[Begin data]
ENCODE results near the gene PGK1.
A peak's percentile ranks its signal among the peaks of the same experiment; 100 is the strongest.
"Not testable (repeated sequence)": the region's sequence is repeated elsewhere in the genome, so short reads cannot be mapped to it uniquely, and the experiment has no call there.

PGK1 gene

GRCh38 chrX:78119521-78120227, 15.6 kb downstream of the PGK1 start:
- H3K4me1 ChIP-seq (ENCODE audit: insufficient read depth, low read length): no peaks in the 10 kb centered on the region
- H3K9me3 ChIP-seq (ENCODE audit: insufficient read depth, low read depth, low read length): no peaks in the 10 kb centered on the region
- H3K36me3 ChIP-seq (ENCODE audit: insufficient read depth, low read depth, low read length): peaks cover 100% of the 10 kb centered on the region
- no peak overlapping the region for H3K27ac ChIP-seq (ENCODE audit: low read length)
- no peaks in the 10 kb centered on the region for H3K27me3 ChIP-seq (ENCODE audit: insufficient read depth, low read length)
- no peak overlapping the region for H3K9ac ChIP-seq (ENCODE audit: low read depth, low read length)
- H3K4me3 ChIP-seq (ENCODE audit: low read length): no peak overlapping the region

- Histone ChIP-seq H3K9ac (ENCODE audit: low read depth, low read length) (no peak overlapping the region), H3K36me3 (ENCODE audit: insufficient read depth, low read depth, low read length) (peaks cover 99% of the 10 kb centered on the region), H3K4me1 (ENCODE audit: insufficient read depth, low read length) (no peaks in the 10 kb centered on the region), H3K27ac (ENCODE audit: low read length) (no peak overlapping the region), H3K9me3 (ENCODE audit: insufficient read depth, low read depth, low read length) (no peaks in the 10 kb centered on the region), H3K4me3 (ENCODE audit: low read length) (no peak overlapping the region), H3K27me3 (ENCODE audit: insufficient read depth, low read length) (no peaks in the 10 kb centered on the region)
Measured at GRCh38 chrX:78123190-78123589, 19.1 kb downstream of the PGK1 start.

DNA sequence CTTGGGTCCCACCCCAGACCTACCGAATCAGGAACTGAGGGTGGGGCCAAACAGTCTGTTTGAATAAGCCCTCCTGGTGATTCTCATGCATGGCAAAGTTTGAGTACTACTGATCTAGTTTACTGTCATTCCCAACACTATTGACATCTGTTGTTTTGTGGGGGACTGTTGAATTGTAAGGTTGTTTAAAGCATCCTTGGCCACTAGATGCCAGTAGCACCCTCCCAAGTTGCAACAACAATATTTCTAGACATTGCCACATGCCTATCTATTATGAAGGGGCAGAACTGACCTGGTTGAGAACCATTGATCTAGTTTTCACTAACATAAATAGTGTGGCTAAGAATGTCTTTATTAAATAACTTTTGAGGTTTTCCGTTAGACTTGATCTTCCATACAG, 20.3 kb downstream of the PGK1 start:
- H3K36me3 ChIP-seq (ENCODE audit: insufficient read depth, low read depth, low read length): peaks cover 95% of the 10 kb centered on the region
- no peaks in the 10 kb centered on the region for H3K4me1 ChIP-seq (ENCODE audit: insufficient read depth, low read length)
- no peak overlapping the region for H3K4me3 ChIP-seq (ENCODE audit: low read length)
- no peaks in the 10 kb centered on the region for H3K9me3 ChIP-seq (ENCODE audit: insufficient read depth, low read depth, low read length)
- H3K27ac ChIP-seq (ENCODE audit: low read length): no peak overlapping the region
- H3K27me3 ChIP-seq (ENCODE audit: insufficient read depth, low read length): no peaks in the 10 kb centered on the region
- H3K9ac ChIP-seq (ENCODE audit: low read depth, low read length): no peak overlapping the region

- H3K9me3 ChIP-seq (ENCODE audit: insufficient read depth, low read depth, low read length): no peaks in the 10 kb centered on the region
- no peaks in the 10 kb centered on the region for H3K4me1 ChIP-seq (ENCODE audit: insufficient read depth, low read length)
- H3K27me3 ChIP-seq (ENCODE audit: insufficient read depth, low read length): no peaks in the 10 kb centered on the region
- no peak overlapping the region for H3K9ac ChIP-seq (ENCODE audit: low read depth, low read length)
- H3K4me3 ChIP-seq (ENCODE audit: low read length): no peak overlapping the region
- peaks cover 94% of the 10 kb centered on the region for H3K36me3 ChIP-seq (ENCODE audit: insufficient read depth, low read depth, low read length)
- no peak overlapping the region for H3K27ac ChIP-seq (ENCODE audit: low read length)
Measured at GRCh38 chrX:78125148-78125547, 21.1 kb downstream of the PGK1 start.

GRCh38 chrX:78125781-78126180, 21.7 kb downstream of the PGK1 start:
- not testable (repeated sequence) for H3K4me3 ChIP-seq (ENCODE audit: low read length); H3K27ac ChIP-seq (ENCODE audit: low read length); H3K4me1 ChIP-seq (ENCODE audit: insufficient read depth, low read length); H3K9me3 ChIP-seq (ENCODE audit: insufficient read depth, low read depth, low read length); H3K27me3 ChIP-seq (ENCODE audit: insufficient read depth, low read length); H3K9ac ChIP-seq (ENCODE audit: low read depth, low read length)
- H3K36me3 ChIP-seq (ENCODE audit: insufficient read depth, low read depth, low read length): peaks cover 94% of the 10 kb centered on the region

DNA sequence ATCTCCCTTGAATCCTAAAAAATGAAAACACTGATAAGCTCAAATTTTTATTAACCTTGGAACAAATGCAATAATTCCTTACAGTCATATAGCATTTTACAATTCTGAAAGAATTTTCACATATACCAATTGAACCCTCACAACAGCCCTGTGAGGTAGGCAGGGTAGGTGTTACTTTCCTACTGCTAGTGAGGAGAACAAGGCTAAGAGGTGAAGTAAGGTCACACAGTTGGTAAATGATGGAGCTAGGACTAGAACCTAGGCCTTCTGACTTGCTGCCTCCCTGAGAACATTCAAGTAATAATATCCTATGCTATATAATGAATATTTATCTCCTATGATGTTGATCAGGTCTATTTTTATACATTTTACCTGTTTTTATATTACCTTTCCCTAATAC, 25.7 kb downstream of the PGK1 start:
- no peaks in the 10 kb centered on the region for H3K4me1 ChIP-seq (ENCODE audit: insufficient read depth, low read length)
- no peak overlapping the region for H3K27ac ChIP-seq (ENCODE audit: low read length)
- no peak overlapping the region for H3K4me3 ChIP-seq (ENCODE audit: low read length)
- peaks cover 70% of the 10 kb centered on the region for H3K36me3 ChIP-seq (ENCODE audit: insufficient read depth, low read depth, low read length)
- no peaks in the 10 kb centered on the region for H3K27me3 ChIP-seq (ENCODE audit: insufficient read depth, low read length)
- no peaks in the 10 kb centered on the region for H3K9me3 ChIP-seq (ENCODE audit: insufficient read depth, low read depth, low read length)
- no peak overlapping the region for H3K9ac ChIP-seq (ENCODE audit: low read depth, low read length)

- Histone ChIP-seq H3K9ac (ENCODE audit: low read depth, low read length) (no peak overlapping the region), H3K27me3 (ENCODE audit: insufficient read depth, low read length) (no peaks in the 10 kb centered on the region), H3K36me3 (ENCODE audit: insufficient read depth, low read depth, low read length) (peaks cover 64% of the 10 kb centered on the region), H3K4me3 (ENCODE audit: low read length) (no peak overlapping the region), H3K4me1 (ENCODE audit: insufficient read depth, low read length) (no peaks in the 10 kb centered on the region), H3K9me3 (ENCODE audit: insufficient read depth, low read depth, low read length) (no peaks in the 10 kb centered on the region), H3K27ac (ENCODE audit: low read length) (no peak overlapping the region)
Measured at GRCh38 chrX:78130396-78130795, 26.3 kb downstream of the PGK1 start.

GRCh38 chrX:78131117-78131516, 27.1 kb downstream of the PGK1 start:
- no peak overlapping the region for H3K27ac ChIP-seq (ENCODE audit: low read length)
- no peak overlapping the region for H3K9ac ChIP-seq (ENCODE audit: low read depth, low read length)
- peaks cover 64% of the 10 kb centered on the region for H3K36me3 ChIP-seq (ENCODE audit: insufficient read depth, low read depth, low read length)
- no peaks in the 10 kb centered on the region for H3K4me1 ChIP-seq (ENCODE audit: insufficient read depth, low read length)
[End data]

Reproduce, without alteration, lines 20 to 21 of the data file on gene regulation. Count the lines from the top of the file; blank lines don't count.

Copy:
- H3K27ac ChIP-seq (ENCODE audit: low read length): no peak overlapping the region
- H3K27me3 ChIP-seq (ENCODE audit: insufficient read depth, low read length): no peaks in the 10 kb centered on the region